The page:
And so blindness attacks not just the eyes, but the mind: it makes Lina unrecognizable to herself. No longer able to read, she spends her time listening to books on tape. No longer able to write, she suspends her graduate research and abandons work on her unfinished novel. Raquel, a friend and poet in Santiago, scolds Lina: you don’t just write with your eyes and hands, she says, and orders Lina to start writing in her head. But writing has always been a manual exercise for Lina, too much rooted in the physical body: “It wasn’t the actual events that drove me,” she says, “but rather the words, and it was my hand that pushed the words, that built them up and then broke them down to forge the phrases again.” Language becomes something that exists mostly in the mind. It loses its physical form. Even as words and their rhythms remain, so much else is lost: landscapes, colors, faces, eyes. This, we can only imagine, is not only devastating but disorienting. As language falls away from its bodily experience, something similar happens to thought, to memory. Lina loses her anchoring, begins to forget herself. Thinking blind, becoming blind: she begins to feel herself disappear, begins to worry that she is being reduced to pure biology.
Trying to stay connected to the external world, Lina listens to the radio and television. But disconnection becomes an inescapable reality of her blindness. She can barely navigate her apartment, let alone the city streets, on her own. Cut off from the life that had, until so recently, been hers, she becomes increasingly isolated and withdrawn, trapped in her own mind, which now, in blindness, is as dark and treacherous as the world she finds herself struggling to hold onto. Angry and frustrated, her moods become increasingly erratic and volatile. She is inconsolable.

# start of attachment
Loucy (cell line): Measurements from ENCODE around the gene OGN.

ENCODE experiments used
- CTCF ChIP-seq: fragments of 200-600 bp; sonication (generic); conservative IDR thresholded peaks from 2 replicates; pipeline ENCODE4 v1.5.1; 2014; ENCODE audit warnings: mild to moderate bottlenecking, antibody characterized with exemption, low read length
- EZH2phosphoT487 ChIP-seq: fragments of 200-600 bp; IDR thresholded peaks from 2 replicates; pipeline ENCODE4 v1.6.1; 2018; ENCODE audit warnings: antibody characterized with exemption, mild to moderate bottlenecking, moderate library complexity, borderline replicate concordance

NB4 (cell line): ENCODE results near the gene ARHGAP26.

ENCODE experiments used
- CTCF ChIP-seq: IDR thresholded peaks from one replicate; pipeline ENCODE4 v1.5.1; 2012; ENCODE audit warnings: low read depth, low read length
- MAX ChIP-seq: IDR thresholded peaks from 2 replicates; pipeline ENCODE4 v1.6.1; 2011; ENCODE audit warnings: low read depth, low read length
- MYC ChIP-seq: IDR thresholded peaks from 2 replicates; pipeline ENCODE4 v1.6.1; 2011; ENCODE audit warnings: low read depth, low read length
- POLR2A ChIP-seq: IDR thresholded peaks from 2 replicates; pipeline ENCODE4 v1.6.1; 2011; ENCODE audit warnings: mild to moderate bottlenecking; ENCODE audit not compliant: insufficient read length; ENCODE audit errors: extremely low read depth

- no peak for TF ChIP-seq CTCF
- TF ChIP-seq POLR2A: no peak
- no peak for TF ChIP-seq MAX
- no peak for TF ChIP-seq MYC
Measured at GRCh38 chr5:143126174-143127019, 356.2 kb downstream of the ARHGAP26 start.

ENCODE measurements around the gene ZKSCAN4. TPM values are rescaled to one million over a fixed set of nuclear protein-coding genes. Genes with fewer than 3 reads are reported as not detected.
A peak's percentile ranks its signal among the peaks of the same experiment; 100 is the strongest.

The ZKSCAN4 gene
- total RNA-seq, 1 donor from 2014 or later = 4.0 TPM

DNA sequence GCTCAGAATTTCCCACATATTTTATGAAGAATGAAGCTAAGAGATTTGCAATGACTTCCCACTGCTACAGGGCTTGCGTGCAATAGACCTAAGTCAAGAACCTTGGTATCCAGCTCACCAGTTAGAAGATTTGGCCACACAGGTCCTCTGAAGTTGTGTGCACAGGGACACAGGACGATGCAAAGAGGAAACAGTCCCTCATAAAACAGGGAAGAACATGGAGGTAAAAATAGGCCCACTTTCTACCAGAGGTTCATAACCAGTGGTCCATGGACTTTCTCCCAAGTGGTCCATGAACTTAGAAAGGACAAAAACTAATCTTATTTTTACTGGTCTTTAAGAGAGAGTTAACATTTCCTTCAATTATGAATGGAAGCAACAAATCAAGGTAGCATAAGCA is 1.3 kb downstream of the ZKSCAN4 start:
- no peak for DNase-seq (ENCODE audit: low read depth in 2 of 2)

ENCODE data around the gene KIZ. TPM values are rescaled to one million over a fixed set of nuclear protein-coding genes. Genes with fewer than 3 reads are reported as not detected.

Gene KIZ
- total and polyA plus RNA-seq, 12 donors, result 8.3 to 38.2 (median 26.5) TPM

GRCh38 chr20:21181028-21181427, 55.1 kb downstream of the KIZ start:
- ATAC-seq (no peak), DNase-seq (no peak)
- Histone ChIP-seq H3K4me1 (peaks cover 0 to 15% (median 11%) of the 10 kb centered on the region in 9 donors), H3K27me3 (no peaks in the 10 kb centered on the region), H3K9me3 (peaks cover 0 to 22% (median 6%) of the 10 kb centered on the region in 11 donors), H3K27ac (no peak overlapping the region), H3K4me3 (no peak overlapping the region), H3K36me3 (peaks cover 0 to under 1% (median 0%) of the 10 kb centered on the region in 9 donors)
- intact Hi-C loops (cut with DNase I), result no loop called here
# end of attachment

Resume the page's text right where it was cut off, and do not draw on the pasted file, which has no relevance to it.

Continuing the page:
At the same time, Lina grows more and more dependent on her boyfriend, Ignacio. He guides her through the busy streets of both New York and Santiago, takes her to the hospital, fills out paperwork, provides as many answers to the secretary’s barrage of questions as he can. The nature of their relationship changes as they become, by necessity, inseparable. His friends mockingly call him her “seeing eye dog,” and Lina herself, recognizing and fearing the burden Ignacio so willingly takes on, begins to call him her “professional slave.”
Illness brings out the labor in love: love is actual work that becomes even more exploitative under the demands of a health care system that relies so heavily on external, mostly uncompensated labor. And even though Ignacio’s care is so freely given, there’s nothing redemptive about his fierce devotion. Love, in its upper limits, transforms into something that begins to look a lot more like terror: it is insidious, it is overbearing. It is too often invoked as people demand the cruel, if not impossible, of each other. The same attachments that were once life-sustaining become suffocating, and dependency, at its maximum, becomes fatal.
Lina’s reaction to Ignacio’s unwavering support is less gratitude than it is greediness. She needs more and more from Ignacio as she attempts to cling to her old life with a desperation that turns nightmarish. Lina’s blindness, after all, changes the workings of not just her body, but of her mind too. Meruane’s novel plunges into the dark recesses of the psyche, the unruly and ugly feelings that take over when the body is threatened with its own betrayal. Lina is, after all, seeing red. When the work of sustaining one life involves the sacrifice of another, Meluane’s novel asks “Would you do anything for love?”